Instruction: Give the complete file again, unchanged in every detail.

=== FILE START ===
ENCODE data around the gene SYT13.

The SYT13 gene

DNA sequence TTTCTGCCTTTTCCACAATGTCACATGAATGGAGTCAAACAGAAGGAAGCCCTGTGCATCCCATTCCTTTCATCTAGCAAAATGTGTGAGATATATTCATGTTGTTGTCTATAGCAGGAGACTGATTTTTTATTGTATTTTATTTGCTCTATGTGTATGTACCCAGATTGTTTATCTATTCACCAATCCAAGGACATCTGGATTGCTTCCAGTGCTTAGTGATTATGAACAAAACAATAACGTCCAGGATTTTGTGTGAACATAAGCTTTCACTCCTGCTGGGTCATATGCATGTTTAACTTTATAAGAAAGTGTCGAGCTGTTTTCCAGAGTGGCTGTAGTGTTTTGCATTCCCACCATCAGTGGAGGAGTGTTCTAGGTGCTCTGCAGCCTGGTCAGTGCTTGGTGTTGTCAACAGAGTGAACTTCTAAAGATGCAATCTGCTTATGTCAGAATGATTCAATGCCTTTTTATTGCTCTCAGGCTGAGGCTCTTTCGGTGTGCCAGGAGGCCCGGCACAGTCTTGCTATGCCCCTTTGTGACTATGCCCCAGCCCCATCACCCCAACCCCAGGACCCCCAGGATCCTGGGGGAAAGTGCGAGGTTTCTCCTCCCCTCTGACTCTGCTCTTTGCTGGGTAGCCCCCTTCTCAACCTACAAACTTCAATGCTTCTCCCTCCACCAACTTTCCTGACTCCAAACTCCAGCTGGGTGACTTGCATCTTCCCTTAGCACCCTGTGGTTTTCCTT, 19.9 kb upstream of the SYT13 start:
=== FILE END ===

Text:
ENCODE data around the gene SYT13.

The SYT13 gene

DNA sequence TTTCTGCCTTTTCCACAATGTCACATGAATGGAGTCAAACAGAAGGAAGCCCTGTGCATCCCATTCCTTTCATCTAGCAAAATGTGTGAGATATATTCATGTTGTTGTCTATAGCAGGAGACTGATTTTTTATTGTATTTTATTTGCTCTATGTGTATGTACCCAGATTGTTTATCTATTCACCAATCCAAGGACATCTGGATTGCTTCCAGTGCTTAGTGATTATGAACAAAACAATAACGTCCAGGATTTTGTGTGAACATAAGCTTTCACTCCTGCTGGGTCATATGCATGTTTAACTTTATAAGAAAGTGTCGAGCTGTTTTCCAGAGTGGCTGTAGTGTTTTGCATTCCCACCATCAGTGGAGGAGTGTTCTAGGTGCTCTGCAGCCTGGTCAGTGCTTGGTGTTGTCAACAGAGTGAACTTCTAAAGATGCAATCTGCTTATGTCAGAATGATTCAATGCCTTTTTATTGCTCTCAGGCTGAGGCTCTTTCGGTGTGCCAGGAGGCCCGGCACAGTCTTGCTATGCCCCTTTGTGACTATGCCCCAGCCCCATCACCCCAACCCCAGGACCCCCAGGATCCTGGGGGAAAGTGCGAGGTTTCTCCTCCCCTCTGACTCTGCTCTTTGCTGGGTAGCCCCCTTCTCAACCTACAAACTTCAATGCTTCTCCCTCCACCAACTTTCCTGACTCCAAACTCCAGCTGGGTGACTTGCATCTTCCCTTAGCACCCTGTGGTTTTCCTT, 19.9 kb upstream of the SYT13 start: